The following was inspired by this tweet from Moshe:
People wouldn’t give Nova for Liriano? Madness.
To hug or not to hug–that is the question:
Whether ’tis nobler in the mind to suffer
The slings and arrows of outrageous growing pains
Or to take arms against a sea of troubles
And by opposing trade them.
Like all things in this world, we must walk a tight line when it comes to dealing with prospects. We’ve got to decide whether we want the organization to keep them or use them as trade bait. We’ve got to decide how much (or little) we value them based on their ages, upsides, respective proximity to the majors, positions, floors, ceilings…and a whole host of other things.
The man point here, though, is the former in that paragraph. Do we want to keep (hug) these prospects or let them go? Again, we’ve got that we must tread on in a nuanced fashion. There are varying degrees with which we must hug our favorite minor league players.
Let’s take Moshe’s example. That is absolutely ridiculous. Anyone saying the Yankees shouldn’t trade Ivan Nova for Liriano is being ridiculous. There’s obviously risk involved with Francisco Liriano and it wouldn’t be a straight-up trade, but if Nova’s in the package, you should be fine with that part. He may look like a nice back end piece now, but he’s got limited upside at best. He is not one we should hug too tightly. Guys like Brandon Laird also fall into this category. He may have a bat that’s at least mildly intriguing, but he lacks a true position and doesn’t have a fit on the Yankees now or in the foreseeable future. Eduardo Nunez epitomizes this group. He may have value to the team now because he can play an acceptable shortstop and he won’t embarrass himself by striking out a ton, but he has basically no upside. What he is now is what he’ll be later.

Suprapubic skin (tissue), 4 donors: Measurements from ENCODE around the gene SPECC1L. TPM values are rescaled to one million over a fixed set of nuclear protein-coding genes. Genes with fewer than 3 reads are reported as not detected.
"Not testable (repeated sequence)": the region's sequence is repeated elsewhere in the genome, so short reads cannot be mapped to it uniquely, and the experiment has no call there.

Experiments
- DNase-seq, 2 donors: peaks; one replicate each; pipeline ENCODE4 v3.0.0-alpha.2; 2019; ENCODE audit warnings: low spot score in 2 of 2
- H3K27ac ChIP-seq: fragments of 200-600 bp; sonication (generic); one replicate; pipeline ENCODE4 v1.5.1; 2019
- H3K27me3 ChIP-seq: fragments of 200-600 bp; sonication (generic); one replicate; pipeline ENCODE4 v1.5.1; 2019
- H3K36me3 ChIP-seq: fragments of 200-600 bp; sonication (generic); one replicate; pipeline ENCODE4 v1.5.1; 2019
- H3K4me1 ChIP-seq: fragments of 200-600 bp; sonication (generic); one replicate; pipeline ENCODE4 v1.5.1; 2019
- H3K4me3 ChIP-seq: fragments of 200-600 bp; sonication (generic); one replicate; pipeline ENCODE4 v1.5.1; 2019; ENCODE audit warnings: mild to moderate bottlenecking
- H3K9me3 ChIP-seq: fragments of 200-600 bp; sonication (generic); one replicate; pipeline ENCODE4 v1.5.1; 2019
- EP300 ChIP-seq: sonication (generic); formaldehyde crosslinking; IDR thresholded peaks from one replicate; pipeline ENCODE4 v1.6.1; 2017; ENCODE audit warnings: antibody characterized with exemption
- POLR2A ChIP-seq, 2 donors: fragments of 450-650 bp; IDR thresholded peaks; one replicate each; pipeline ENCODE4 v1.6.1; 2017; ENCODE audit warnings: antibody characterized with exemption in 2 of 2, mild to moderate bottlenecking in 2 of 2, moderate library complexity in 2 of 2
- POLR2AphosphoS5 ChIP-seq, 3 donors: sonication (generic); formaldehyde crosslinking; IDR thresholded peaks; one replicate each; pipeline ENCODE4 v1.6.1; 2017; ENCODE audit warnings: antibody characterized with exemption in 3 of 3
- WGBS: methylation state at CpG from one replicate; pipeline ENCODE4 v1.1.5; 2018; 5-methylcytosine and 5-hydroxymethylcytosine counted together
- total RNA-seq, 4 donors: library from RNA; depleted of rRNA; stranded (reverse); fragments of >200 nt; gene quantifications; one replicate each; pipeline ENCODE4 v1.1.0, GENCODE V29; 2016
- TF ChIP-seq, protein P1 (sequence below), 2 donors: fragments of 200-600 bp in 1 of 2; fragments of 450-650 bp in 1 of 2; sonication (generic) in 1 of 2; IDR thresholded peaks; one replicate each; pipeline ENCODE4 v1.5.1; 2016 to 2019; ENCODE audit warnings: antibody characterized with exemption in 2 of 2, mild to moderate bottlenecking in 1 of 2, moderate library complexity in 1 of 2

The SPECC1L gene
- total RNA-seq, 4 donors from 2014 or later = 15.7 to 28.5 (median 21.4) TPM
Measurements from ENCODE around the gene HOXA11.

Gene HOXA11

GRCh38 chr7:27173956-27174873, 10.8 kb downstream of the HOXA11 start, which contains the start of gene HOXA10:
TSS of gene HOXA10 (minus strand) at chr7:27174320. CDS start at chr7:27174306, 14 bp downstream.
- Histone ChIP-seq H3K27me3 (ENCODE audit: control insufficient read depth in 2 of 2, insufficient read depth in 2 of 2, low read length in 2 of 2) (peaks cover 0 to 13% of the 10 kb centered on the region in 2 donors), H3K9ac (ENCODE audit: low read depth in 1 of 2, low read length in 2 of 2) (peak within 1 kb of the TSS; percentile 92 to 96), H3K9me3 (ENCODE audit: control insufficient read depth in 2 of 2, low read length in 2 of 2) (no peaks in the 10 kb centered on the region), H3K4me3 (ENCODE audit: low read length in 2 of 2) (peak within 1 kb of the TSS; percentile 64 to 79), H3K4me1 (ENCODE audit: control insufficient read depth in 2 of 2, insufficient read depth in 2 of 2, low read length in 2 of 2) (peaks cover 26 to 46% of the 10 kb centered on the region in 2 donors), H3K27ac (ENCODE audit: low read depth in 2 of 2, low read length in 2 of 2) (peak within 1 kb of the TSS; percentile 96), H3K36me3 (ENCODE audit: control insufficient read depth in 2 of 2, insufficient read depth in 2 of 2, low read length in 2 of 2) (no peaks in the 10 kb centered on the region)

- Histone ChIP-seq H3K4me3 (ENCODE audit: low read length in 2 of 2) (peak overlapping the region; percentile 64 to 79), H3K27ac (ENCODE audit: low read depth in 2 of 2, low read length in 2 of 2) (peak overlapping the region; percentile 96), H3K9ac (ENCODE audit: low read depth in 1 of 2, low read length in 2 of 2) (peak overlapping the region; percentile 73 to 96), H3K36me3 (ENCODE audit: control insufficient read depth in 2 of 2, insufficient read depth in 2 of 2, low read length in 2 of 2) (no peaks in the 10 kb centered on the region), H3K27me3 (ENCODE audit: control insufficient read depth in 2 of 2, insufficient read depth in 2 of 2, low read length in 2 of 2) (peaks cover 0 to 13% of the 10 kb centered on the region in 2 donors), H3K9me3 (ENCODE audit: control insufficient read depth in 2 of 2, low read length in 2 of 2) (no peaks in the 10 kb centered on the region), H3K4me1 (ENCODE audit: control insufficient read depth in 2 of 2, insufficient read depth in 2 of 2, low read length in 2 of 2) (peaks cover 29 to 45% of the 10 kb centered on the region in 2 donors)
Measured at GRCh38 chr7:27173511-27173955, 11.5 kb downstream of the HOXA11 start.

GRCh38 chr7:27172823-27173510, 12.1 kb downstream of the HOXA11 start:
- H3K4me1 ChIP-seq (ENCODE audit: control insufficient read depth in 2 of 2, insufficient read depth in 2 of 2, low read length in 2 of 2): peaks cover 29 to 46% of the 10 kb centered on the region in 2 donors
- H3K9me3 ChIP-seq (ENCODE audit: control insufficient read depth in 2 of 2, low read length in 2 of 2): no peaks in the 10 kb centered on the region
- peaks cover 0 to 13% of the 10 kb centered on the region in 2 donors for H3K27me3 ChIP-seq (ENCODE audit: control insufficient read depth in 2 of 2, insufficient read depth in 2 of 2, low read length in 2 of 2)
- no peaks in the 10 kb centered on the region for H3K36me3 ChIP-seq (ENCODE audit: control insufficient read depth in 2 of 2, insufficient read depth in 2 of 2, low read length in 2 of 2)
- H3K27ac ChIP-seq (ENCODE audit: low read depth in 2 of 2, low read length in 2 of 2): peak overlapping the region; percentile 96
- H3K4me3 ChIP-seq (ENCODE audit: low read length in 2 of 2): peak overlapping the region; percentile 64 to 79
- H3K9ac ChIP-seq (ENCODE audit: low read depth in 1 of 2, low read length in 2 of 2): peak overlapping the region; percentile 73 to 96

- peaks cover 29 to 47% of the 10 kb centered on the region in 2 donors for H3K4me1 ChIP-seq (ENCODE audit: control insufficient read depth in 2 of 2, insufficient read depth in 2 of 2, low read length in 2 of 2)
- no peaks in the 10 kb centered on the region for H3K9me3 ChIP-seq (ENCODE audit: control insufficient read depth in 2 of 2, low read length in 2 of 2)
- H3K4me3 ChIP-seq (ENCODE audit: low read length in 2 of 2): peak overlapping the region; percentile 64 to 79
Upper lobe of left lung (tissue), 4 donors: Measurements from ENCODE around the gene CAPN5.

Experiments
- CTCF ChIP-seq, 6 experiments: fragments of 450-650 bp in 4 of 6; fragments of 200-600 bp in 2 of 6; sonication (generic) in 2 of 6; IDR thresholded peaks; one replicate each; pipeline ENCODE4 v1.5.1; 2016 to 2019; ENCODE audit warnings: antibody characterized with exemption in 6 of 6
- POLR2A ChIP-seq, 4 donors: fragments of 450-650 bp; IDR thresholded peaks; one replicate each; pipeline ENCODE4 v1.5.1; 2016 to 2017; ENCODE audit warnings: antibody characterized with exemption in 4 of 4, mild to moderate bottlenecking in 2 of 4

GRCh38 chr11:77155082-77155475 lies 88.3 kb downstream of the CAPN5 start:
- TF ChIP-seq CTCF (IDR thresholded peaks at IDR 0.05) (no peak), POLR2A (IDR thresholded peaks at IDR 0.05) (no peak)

The guys we know we should hug tightly are obvious: Jesus Montero, Manny Banuelos, and to a lesser extent, Gary Sanchez, despite his distance from the Majors. The once who require a little more thought are the guys like Adam Warren, Hector Noesi, Andrew Brackman, and Dellin Betances. Warren and Noesi have polish and are safe bets, but they don’t have as much upside as Brackman and Betances. And while the latter two have a ton of upside, they’re bigger risks than the former two. Here, I think we should hug, but not so tightly.
We must also remember that no one is untouchable. Even members of the trio I proposed we hug the tightest could (and should) be traded in the right package for the right piece(s). Still, we need to be extremely discriminating when thinking about parting with those guys. The first group, the most loosely hugged, they are ripe for the trading. Strike while the iron is hot (lukewarm?). The middle group, again, is like a hybrid. We can cling relatively tightly to them since they will likely have value to the team in some form or another in the soon-enough future. But, we should be much more willing to part with them than the Montero-Banuelos-Sanchez type trio.
I’ll leave you today with a warning: no matter how much we hug, no matter how much we want to see the team’s prospects succeed, we must be cold and detached when those players part and we must be cold and detached when analyzing their potential values. As soon as we get emotional, we lose the sense of what we may have in these young players. It’s fun to get worked up and excited about players like these, but it hurts less when we see them go if we step back just a little bit.
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